DUBAI (Reuters) - Wary of Iran and regional protest movements, Gulf Arab states are pushing ahead with plans for a political union that would involve joint foreign and defense policies, the Saudi foreign minister said in a speech at the weekend.
The comments by Prince Saud al-Faisal come two weeks ahead of a summit of U.S.-aligned Gulf leaders in Riyadh that will review an outline for such a union after Saudi King Abdullah first floated the idea last December.
A Gulf-based Western diplomat said the proposal was driven mainly by Saudi fears that the restive Shi’ite Muslim majority in Bahrain could topple the island kingdom’s Sunni Muslim rulers. He said an announcement of progress on a federation between the two to launch the union could be made at the summit.
Shi’ite-led unrest is resurging in Bahrain a year after the ruling Al Khalifa family brought in Saudi and United Arab Emirates troops to help suppress an uprising seen by Gulf rulers as sectarian in nature and driven by Shi’ite giant Iran.
A visit this month by Iranian President Mahmoud Ahmadinejad to the island of Abu Musa, also claimed by the United Arab Emirates as its own, has stoked the concern of conservative Gulf Arabs about Iranian influence in the oil-exporting region.
“Cooperation and coordination between the countries of the Gulf Cooperation Council (GCC) in its current format may not be enough to confront the existing and coming challenges, which require developing Gulf action into an acceptable federal format,” Prince Saud said in a speech delivered on his behalf by his deputy to a GCC youth conference in Riyadh on Saturday.
“The Gulf union, when it is realized, God willing, will yield great benefits for its peoples, such as in foreign policy with the presence of a supreme Gulf committee coordinating foreign policy decisions that reorders group priorities and realizes group interests,” he said.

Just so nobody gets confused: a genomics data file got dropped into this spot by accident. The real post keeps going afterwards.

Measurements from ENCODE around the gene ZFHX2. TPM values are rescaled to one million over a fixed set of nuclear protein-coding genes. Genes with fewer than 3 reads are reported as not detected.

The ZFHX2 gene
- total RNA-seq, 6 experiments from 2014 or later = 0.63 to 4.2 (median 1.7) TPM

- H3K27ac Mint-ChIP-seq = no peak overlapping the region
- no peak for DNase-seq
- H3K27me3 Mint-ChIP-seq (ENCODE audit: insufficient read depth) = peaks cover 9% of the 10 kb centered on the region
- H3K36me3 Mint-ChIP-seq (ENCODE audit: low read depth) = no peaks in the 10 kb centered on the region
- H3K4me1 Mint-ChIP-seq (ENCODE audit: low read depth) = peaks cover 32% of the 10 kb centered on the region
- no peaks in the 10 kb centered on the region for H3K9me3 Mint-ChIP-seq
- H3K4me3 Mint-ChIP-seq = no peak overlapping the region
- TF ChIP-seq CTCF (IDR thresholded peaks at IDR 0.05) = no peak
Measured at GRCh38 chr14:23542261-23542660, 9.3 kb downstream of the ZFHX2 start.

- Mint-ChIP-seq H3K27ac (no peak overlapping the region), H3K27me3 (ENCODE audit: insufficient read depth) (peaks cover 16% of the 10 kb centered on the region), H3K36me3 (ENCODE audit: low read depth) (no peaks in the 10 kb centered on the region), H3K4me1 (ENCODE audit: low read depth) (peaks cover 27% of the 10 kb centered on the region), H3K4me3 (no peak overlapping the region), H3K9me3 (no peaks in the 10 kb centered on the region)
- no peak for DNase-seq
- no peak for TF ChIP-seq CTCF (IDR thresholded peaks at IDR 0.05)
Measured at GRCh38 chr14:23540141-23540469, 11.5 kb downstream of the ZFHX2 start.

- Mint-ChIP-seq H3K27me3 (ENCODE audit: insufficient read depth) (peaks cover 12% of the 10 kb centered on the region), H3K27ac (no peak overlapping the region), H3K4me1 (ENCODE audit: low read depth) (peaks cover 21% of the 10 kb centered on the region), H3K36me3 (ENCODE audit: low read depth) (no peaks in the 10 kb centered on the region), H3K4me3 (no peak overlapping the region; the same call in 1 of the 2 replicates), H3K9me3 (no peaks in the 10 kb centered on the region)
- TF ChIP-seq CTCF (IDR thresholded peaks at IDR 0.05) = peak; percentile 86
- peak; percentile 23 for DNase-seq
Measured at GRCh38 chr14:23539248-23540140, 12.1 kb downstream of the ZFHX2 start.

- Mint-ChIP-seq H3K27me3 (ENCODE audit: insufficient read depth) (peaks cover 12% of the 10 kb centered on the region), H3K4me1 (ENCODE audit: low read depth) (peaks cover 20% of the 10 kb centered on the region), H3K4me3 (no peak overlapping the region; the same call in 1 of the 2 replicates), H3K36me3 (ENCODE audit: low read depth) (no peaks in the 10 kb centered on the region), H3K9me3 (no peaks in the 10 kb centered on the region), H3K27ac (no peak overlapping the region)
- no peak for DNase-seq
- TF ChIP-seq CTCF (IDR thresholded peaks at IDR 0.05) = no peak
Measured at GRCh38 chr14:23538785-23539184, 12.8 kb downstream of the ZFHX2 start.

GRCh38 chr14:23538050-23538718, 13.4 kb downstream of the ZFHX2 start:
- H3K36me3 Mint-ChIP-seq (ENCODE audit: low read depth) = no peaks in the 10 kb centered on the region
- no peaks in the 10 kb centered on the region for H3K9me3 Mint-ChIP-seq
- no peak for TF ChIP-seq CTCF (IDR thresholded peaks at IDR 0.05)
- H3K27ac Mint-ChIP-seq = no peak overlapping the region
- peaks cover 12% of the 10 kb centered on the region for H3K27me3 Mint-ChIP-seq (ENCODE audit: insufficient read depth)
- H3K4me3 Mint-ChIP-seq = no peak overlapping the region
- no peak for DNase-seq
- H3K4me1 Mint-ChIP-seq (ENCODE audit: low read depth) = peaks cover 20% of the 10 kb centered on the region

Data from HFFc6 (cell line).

Gulf leaders fear Bahrain will fall into the orbit of anti-Western, clergy-ruled Iran if the Shi’ite opposition wins a stake in government and the Al Khalifa family, distant relatives of Saudi Arabia’s Al Saud, loses some of its extensive powers.
Bahraini security forces clash with Shi’ite protesters on most days in various areas of the country while opposition parties stage mass protests every week.
The opposition, led by the Shi’ite Islamist Wefaq party, denies Iran links, points to Sunnis and secularists in its ranks and says it only wants a say in how Bahrain is run.
The GCC was formed in 1980 in the wake of the Islamic Revolution in Iran, and the outbreak of the Iran-Iraq war, by Saudi Arabia, the UAE, Kuwait, Qatar, Oman and Bahrain, a grouping including major world oil and gas producers.
But the Gulf elite - a club of Sunni autocrats providing military facilities to the United States - have watched with alarm as Iranian-allied Shi’ites rose to power in Iraq after a U.S.-led invasion in 2003 and Iran advanced a nuclear energy program they fear will give Tehran atomic bomb capability.
The Saudi royal, son of King Faisal who died in 1975, cited that program as well as the advent of Arab uprisings last year as challenges that required the GCC to rethink its relations.
He said that defense integration would be “an alternative to defense policies based on transitory alliances based on passing interests, since they are linked to changing interests”.
Riyadh’s faith in Washington took a hit when the United States exerted pressure to help push Hosni Mubarak from power in Egypt during an uprising last year. The arrival of Saudi troops in Bahrain signaled Riyadh’s intention to prevent the Shi’ite-led protest movement threatening any of the Gulf monarchies.
The Gulf-based Western diplomat said a federal framework could allow Riyadh to permanently station troops in Bahrain.
Despite talk of union, however, rivalries among Gulf rulers run deep. The UAE has refused to join a planned monetary union and territorial disputes have held up many economic projects.
Saudi objections have delayed plans to build a causeway between Qatar and Bahrain, while Bahrain has been unable to buy natural gas from Qatar.
A government-allied parliamentarian in Bahrain told Reuters last week that he did not expect any such union declaration at the summit in Riyadh planned for May 14.
Bahraini opposition leaders have warned against any union, which is likely to provoke protests. Protesters described the Saudi intervention last year as an occupation.
But while anti-Saudi graffiti lines walls in Shi’ite districts, pro-government figures look to Saudi Arabia as a bulwark against Shi’ite empowerment and some have publicly called for union as salvation from Iran and Shi’ites.
Editing by Sami Aboudi and Mark Heinrich